You could argue that humans aren't conscious or sentient any more than animals or rocks are. All is physics so conceiving everything as equally conscious is perfectly warranted. (This argument is fallacious because some types of physics make patterns that refer to themselves, these are the kind that we think of as conscious, read or skim Godel Escher Bach by Douglas Hofstadter if you want to develop a good theory of mind.)

 

You could also argue that thinking and feeling aren't morally relevant things, this argument is even stronger in my view. I think even reading anthropocentrism arguments against it gives them too much credit because that concedes those things are or ought to be valued by humans in the first place.

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I like the second arg, that sounds like a good way to go.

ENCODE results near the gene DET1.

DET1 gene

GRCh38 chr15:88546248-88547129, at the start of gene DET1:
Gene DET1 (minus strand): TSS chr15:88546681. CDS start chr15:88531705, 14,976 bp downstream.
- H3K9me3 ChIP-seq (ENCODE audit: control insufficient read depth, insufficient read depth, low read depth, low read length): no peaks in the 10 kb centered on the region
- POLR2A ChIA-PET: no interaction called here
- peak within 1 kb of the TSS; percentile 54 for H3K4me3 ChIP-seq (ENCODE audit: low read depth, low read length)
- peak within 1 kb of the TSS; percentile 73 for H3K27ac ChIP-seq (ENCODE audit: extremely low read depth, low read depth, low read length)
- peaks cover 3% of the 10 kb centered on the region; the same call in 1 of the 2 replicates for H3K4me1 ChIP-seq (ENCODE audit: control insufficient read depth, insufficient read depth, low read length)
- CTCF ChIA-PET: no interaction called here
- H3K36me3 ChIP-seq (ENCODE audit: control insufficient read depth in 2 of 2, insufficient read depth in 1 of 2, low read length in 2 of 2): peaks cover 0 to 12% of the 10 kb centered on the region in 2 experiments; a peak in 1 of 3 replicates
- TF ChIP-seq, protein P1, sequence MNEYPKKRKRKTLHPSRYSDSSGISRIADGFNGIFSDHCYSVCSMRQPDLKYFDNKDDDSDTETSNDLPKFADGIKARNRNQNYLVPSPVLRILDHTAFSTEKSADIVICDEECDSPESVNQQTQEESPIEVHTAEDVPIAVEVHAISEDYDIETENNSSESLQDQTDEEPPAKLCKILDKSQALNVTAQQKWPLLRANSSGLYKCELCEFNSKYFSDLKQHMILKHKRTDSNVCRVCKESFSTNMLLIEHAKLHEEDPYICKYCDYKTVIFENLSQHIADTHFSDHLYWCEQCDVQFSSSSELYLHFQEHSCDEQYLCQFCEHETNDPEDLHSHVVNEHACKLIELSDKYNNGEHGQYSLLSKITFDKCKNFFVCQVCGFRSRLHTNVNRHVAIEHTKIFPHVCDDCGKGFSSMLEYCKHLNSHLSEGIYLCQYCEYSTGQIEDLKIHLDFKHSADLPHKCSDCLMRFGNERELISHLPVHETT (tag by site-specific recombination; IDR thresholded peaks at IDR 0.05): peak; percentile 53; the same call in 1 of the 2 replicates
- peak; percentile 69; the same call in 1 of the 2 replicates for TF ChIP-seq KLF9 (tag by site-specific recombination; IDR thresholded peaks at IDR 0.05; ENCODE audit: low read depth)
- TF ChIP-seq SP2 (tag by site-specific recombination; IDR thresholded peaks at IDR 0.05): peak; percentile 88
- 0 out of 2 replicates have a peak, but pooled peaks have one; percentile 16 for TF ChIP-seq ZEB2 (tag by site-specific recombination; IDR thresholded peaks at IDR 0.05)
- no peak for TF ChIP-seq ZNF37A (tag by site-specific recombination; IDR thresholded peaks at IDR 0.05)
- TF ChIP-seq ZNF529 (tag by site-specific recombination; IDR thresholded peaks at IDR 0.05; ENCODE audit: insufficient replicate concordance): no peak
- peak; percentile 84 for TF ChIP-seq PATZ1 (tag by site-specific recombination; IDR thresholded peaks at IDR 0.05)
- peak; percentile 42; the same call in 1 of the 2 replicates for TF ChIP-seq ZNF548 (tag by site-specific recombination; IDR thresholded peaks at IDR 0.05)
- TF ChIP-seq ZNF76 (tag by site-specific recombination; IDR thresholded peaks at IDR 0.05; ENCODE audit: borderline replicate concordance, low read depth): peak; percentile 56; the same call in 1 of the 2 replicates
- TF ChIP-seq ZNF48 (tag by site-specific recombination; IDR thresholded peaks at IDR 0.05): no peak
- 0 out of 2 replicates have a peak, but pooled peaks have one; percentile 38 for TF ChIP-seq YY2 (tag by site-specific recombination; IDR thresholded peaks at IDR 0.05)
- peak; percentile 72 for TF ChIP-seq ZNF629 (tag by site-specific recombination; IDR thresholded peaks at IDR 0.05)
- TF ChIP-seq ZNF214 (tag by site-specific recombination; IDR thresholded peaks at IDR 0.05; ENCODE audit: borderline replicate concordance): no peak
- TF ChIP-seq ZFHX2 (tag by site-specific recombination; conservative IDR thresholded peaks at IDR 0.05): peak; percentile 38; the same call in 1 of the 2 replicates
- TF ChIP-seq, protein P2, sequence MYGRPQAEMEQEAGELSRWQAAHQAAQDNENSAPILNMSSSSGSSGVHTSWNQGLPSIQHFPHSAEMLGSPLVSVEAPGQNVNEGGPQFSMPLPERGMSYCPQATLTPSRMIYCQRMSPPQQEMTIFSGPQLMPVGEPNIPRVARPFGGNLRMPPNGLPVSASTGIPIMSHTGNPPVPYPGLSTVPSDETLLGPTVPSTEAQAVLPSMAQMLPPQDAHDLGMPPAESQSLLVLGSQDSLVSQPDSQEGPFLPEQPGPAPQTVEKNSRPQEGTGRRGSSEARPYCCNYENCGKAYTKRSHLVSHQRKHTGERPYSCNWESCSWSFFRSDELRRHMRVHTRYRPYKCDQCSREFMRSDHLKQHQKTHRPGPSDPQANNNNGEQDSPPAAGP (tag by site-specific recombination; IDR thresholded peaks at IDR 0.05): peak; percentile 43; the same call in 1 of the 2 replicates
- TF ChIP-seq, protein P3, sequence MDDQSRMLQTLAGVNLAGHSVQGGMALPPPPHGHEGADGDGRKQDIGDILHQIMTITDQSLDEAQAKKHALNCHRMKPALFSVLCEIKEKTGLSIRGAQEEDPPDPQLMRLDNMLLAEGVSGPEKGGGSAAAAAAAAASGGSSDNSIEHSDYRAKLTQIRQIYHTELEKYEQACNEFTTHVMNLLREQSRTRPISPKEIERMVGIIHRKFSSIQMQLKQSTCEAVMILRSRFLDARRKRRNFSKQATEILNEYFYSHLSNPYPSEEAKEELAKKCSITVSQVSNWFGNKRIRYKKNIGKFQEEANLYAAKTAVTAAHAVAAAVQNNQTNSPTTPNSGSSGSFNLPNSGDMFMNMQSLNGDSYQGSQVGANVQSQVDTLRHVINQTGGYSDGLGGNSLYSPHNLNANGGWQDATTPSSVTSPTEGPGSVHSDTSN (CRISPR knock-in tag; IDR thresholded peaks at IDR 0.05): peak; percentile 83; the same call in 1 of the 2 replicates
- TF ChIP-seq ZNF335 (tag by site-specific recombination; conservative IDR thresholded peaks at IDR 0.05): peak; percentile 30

All is physics so conceiving everything as equally conscious is perfectly warranted. (This argument is fallacious because some types of physics make patterns that refer to themselves, these are the kind that we think of as conscious, read or skim Godel Escher Bach by Douglas Hofstadter if you want to develop a good theory of mind.)

Could you sort of explain this? What part of physics says that everything is equally conscious? (even if it's fallacious)

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Could you sort of explain this? What part of physics says that everything is equally conscious? (even if it's fallacious)

Not so much that everything is equally conscious as that consciousness is a label that doesn't mean anything. Ask your opponent to prove that people are sentient, and they'll probably appeal to Descartes' dualistic "I think therefore I am". That argument takes a lot of flak from a lot of people, so you'll win the debate handily in many cases provided you do your research and have a reasonable judge. Humans are just very complicated piles of atoms, and they don't have free will or magic objective knowledge or anything like that, which is what people are often implicitly referring to when they talk about the idea of consciousness.